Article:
December 25

Is Teasing as a Modern Means of Affection Warranted?


In this post, guest author Marcus Neo, discussed the issue of “teasing” and whether it still has a place in showing affection. Is it still warranted or is there a better way?

Can you walk up to a woman and express your affection outrightly or is it more ‘socially intelligent’ to come up with a witty line, throw in a joke or two, tell her that her shoes look red and a little off?

Modern Culture and Teasing

In the classic pick up artist movement, in the efforts to better men’s chances with the opposite sex, men are taught to use flirting strategies such as push and pull or to come up with witty one-liners to ‘neg’ women in order to ‘demonstrate higher value’. 

This is also reflected in the modern media.

How is an effective means of flirting commonly portrayed?

The main character (usually the man) has to come up with a perfect, witty and somewhat derogatory means of teasing to communicate affection to a woman.

The result of this is an entire movement in the men’s dating advice industry attempting to come up with lines, strategies, and an entire generation of men focused on the superficial components of dating and relationships, as opposed to what truly matters.

Marcus Neo

Real Life

How many members of the opposite sex can receive direct compliments without feeling awkward?

This is commonly expressed in Eastern cultures: if a man openly expresses affection, women may find it unattractive, cheesy or may not find it attractive. 

Like someone?

You need to make fun of them.

Call them names.

Hopefully they laugh to signal reciprocated interest.

Freud argued that for societies to be organized, the sexual impulses of individuals have to be somewhat controlled.

In Western cultures, they do it through shame.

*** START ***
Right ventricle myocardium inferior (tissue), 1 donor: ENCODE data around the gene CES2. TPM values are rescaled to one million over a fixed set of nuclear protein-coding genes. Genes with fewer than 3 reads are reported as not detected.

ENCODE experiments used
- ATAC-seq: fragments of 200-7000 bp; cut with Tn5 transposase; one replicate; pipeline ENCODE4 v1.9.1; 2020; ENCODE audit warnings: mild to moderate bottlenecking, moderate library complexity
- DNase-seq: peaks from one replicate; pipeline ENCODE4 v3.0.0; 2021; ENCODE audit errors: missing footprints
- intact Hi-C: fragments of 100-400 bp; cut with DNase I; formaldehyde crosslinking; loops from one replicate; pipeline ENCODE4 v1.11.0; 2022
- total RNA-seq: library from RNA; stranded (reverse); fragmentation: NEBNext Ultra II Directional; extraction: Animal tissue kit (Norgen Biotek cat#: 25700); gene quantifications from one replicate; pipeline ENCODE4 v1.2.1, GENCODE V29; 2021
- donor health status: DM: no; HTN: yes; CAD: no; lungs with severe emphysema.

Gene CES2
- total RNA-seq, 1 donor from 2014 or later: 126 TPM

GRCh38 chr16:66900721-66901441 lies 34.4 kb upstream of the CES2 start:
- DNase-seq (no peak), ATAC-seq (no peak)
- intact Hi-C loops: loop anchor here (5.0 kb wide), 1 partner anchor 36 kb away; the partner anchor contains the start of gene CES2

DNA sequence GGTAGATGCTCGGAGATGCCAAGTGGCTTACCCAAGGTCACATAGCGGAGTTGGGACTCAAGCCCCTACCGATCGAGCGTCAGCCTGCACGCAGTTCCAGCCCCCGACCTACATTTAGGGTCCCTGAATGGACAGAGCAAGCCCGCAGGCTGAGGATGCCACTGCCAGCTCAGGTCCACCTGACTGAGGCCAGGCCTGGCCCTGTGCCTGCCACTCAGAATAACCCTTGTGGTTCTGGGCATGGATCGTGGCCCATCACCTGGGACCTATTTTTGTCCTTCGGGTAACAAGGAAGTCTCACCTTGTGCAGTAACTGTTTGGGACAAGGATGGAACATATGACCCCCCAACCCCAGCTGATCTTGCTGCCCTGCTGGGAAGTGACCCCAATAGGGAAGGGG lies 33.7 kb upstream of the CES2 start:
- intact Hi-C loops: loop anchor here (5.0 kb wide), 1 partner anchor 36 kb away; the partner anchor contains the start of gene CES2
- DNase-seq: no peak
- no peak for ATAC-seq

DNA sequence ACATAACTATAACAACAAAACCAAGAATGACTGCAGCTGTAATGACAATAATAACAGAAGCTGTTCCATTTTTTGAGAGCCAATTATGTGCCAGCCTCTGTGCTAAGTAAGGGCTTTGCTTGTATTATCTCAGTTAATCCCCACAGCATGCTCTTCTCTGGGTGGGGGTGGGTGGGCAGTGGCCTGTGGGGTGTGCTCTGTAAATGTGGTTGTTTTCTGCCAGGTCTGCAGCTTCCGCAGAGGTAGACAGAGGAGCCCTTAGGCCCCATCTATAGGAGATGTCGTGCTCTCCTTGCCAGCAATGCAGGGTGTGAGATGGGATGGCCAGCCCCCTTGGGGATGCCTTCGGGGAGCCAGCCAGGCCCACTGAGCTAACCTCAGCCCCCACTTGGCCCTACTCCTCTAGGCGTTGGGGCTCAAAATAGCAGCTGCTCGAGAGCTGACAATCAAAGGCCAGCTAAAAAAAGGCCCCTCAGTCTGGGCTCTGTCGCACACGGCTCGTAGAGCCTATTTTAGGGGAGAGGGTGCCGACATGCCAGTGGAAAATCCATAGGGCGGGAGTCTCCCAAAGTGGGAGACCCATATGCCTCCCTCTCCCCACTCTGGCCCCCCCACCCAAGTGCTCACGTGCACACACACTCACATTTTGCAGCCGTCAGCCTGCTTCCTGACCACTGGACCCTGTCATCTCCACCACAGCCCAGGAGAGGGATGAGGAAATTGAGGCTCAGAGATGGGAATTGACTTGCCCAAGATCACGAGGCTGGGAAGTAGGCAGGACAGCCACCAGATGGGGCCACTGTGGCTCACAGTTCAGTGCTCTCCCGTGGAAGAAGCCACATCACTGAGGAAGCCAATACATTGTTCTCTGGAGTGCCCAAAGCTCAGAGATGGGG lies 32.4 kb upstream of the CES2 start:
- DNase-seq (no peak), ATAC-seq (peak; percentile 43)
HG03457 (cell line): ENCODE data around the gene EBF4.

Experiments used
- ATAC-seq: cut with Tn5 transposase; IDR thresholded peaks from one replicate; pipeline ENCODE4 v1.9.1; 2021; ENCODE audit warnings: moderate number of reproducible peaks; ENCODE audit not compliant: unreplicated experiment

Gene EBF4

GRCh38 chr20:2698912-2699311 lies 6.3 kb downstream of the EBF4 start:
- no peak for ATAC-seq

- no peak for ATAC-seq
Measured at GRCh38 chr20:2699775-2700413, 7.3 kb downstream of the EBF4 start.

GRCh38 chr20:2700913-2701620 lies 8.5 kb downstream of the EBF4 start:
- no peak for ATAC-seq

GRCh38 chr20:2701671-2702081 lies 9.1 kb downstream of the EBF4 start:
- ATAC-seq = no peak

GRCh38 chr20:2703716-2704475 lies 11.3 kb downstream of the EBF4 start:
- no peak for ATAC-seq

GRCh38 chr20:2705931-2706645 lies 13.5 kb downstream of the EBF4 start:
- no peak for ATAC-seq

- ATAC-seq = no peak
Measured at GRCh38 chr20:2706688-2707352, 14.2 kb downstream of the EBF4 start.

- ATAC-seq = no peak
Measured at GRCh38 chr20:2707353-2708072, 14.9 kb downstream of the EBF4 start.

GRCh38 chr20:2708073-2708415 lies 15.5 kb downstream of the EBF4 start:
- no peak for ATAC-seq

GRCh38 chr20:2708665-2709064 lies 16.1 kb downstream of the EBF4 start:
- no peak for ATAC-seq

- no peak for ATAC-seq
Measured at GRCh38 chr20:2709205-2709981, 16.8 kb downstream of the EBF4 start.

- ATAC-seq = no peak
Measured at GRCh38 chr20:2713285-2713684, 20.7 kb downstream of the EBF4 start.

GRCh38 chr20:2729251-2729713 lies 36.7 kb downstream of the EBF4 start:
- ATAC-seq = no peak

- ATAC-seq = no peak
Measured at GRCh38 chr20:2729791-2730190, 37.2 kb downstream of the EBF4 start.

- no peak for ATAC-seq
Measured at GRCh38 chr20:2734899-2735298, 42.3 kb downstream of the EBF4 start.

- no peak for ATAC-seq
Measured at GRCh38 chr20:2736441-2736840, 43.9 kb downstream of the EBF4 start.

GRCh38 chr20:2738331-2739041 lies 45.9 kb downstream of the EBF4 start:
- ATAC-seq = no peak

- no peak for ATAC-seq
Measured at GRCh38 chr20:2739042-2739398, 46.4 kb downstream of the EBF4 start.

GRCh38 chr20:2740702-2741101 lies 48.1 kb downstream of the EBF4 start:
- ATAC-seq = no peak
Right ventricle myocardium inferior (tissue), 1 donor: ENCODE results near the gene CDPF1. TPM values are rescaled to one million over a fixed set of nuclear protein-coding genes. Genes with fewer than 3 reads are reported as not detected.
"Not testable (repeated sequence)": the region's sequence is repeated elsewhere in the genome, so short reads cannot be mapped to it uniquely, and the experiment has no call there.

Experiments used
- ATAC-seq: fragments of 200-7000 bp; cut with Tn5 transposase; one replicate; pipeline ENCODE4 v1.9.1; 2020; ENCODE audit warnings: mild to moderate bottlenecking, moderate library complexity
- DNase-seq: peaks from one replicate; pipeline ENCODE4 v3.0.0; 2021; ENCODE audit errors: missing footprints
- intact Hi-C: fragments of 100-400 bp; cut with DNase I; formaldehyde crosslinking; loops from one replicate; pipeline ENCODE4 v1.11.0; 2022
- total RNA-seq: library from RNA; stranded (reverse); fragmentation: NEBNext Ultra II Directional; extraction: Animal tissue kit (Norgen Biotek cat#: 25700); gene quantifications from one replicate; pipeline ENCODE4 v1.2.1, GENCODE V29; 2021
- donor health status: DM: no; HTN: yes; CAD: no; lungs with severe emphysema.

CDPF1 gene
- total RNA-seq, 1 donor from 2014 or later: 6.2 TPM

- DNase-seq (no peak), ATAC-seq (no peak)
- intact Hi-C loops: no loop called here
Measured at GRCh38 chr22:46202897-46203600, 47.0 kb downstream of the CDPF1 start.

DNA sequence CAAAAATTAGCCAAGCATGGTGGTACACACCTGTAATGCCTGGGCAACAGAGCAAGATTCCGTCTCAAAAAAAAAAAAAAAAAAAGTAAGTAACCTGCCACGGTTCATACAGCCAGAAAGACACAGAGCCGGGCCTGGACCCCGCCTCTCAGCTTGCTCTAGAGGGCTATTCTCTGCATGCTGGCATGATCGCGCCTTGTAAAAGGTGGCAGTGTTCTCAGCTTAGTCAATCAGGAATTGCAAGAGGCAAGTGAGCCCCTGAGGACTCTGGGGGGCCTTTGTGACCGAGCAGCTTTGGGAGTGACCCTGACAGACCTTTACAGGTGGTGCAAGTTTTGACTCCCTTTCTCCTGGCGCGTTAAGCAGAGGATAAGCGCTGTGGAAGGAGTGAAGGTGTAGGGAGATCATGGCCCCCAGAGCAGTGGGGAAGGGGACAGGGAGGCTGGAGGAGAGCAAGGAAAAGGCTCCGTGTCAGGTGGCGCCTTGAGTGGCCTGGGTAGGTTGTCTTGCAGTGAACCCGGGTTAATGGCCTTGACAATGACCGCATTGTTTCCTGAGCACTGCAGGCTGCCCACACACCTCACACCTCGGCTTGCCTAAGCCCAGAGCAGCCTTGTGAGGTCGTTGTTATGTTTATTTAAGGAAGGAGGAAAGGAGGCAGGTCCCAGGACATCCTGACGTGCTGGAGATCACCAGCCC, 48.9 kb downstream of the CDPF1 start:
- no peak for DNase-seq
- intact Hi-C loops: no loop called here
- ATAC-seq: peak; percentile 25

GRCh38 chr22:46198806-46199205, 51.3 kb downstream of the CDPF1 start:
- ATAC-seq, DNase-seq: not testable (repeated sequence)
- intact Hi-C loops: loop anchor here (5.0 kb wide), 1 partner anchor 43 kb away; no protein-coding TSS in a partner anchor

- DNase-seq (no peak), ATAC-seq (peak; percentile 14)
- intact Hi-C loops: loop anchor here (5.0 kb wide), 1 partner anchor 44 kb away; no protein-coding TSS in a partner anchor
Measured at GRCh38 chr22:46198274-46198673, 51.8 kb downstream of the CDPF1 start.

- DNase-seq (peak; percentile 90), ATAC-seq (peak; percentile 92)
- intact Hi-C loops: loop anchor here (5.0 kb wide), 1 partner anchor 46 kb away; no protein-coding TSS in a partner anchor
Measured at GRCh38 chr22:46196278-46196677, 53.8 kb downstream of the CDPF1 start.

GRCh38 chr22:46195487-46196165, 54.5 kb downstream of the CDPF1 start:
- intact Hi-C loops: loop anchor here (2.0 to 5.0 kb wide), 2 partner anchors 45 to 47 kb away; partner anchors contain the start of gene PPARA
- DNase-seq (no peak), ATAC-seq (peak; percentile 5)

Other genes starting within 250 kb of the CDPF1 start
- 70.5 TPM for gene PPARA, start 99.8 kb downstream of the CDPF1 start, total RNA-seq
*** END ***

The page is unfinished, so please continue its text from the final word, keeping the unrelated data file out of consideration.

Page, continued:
In Eastern cultures, they do it through honour.

When we were growing up, how many of us got made for a romantic expression or rejection?

You confided with a schoolmate that you fancied a girl, and next thing you know, everyone is making fun of you and the other party.

Funny Lines and affection

In my own personal life, I made a personal note to make a shift from a derogatory, indirect means of flirting to a more direct, expressive and affectionate means of communication.

The results were inverse.

Now, women not only find me non-witty, they even feel eked out to a certain extent.

Yes, wit and coming up with one liners are signals of competency and intelligence.

Those are attractive behaviours that signal mating value to members of the opposite sex.

However, there must be a line where lines go out of the window and vulnerability can ensue.

This is made worse by modern culture.

You see it in modern films where the individual that stammers over his delivery of lines is always the ‘loser’.

Even if those lines were genuine and an expression of vulnerability.

The one that speaks clearly with a one liner or two, with macho confidence always ‘gets the woman’.

Eastern cultures face a different set of problems where both direct expression of affection and decretory form of teasing is frowned upon.

Is There a Better Way Forward

Good natured teasing between old friends is fun and harmless.

It’s also a great way to spark some romantic tension between two people.

Humour can be a good means of adding some light heartedness in your romantic interactions, however, should never be replaced for vulnerability.

However, what if it becomes the main method of expressing interest and affection?

What if other means of expressing affection and interest are shunned?

In Eastern cultures, direct expression is perceived as awkward.

In Western cultures, direct expression is shunned and ambiguity is promoted, between two parties. 

Until society evolves out of such cultural narratives promoted by modern media, we are going to perceive decretory means of expressing affection as useful or effective.

This comes from the recognition that a vulnerable, honest and somewhat direct expression of emotions is a better way forward than continuing to blur the lines.



Tags

affection


About the author
Marcus Neo

Enjoys writing about dating, relationship, business, and psychology. Introvert yet extrovert. Likes martial arts and music, but never got around to the latter.

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